Directed by Guy Hamilton who had previously been at the helm of a Harry Palmer and four James Bond movies, the potential franchise was in good hands. The interesting thing about the film is that it isn’t actually that good, in fact there are lots of things wrong with it. Chief among the problems, It looks cheep and the story lacks scope, ambition and direction. The portrayal of Chiun by Joel Grey rivals Mickey Rooney as Mr. Yunioshi in its awkwardness. The film never knows when it should be serious and when it needs to be a comedy. Having said all this, it has its moments and is often good fun. Fred Ward makes a good reluctant and moody hero and surprisingly good leading man. The big set piece fight on the Statue of Liberty is well choreographed and shot as are some of the other fight scenes. The first meeting between Remo and Chun is excellent, reminiscent of Morpheus and Neo. This along with the bullet dodging makes me think The Wachowski’s are fans. Composer Craig Safan’s score is often cheesy 80s synth’ but actually fit’s the tone of the movie well and is lifted the kung fu movie inspired sections. I can’t help thinking had I seen it in the 80’s I would embrace the good and overlook its problem the way I can with films like The Running Man (1987) and Road House (1989).Remo Williams the statue of liberty fight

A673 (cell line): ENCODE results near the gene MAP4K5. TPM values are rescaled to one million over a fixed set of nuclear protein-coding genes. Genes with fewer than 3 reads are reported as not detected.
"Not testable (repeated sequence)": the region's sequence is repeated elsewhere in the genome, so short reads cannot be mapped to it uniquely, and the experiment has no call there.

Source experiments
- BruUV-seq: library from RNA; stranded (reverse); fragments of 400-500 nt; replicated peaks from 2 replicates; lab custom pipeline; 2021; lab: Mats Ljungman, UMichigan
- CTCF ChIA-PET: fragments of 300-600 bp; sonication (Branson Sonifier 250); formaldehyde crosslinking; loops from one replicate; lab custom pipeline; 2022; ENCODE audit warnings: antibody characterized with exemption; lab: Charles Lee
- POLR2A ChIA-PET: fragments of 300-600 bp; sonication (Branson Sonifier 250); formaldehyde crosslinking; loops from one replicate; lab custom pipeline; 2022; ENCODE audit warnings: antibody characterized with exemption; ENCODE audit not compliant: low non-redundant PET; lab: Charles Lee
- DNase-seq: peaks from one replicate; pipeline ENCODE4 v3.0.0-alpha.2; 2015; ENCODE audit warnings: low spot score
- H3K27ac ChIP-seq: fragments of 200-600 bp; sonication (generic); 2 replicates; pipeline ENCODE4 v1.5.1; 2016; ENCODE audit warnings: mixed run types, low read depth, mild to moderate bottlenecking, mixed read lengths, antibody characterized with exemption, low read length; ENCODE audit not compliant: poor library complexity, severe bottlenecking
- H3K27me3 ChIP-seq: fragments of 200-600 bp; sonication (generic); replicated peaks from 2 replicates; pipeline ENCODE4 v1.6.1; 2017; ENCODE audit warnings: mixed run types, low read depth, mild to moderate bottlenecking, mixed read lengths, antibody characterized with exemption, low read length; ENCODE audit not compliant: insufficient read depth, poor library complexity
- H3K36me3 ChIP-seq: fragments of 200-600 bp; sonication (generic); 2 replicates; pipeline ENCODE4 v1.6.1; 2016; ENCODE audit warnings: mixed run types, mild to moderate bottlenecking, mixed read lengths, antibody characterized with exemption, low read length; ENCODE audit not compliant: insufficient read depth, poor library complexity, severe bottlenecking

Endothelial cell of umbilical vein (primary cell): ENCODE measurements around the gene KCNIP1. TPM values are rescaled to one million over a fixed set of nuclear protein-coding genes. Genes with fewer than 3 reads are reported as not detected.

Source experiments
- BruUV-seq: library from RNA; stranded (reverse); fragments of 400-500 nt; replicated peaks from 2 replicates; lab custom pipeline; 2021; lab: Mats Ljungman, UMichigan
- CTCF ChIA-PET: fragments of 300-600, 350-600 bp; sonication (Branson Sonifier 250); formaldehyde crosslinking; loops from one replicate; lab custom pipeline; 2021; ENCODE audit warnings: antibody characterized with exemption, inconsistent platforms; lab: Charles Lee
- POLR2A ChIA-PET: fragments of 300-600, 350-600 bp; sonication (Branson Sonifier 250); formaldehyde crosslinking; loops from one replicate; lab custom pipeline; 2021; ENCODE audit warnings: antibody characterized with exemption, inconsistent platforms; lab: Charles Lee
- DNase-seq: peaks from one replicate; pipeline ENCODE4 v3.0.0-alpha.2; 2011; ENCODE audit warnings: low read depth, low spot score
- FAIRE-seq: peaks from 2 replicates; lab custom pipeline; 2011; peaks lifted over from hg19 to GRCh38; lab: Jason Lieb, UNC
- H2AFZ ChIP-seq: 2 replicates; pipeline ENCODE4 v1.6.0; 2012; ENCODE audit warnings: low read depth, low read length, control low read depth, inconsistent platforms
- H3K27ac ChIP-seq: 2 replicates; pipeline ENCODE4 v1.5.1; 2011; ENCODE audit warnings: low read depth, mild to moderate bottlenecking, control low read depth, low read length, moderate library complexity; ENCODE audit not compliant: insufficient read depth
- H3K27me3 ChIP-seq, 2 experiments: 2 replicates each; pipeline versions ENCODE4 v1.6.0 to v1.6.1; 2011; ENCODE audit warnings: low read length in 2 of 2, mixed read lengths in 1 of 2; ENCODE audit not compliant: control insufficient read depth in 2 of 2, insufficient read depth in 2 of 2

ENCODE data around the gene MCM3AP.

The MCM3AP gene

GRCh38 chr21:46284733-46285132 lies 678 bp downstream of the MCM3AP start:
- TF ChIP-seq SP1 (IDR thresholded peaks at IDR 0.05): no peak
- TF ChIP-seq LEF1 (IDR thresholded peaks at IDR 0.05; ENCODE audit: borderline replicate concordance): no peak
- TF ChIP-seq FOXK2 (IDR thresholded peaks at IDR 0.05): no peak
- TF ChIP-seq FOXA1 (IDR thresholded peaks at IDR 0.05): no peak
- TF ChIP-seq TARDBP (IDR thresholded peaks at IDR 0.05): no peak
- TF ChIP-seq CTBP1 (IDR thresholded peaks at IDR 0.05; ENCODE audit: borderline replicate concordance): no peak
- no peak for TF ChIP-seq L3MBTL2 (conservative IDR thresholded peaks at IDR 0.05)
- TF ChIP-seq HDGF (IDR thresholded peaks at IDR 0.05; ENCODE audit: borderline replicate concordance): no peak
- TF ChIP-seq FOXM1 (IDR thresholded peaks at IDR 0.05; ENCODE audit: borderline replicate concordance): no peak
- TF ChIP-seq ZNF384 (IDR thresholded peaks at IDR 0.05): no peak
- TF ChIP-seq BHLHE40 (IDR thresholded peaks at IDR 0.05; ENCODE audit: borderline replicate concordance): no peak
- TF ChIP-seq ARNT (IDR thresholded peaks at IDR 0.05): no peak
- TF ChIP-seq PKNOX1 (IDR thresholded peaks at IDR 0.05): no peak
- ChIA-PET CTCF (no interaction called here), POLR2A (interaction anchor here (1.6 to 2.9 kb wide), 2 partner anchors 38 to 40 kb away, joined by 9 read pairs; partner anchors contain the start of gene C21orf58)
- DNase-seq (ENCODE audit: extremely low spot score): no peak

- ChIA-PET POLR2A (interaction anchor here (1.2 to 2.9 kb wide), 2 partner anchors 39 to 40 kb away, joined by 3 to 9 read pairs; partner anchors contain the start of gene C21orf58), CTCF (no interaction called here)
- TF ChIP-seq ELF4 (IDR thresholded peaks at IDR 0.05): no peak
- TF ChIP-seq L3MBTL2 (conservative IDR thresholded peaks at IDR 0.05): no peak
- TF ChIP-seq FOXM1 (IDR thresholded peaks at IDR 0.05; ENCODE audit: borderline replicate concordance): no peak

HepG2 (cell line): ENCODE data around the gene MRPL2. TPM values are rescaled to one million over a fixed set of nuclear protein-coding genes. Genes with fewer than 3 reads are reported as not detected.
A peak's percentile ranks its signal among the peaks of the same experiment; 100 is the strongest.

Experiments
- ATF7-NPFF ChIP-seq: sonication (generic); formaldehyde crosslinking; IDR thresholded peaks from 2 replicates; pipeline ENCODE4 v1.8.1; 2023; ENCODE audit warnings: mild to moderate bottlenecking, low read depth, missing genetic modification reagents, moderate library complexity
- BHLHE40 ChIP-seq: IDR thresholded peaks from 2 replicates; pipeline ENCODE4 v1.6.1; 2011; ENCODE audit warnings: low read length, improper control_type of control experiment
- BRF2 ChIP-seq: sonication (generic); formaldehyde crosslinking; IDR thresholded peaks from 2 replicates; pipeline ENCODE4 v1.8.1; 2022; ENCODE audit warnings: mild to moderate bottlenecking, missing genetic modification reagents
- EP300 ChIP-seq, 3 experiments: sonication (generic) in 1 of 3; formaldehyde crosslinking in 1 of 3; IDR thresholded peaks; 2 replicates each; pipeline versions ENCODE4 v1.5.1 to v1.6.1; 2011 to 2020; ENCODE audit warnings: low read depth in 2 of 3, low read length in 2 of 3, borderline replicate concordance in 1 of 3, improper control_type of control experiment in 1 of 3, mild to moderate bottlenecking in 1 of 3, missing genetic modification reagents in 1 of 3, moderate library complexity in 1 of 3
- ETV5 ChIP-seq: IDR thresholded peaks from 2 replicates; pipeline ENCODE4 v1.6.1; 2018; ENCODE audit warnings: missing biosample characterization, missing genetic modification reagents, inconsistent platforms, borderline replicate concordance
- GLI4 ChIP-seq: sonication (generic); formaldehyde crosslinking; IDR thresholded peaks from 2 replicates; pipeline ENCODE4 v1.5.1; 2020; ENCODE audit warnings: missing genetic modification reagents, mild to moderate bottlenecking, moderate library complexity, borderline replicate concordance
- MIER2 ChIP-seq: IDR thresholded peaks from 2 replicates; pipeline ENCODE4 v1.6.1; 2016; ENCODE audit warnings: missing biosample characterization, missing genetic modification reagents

As a fun action movie the film works, but it lacks any depth or subtext. I’m glad to have seen it but it is far from an essential classic and because I saw it 25 years to late it lacks the emotional nostalgia that I have for other 80’s movies.

You can find the rest of the Blind Spot Series at The Matinee 

Advertisements

Read Full Post »

As previously mentioned, a new Batman movie is inevitable but how will it live up to Christopher Nolan’s Dark Knight vision of Batman, the answer make it very different. One option is to follow the silly or the camp versions that went before it, but I have a different idea. Until I started researching a article a couple of months ago I didn’t know that there was a Batman serial made in 1943. Set at the time it was made during World War II “The Batman” had become a government agent and was pitted against Japanese agent Dr. Daka. Are you starting to see where I am coming from? Firstly a little background: Batman’s first appearance was in May 1939 in The Case of the Chemical Syndicate, published in Detective Comics #27. Six months later his origin (variations of which have been retold many times since) and motivation were revealed. He received his own solo title in 1940 and Robin, Catwoman and The Joker were all introduced.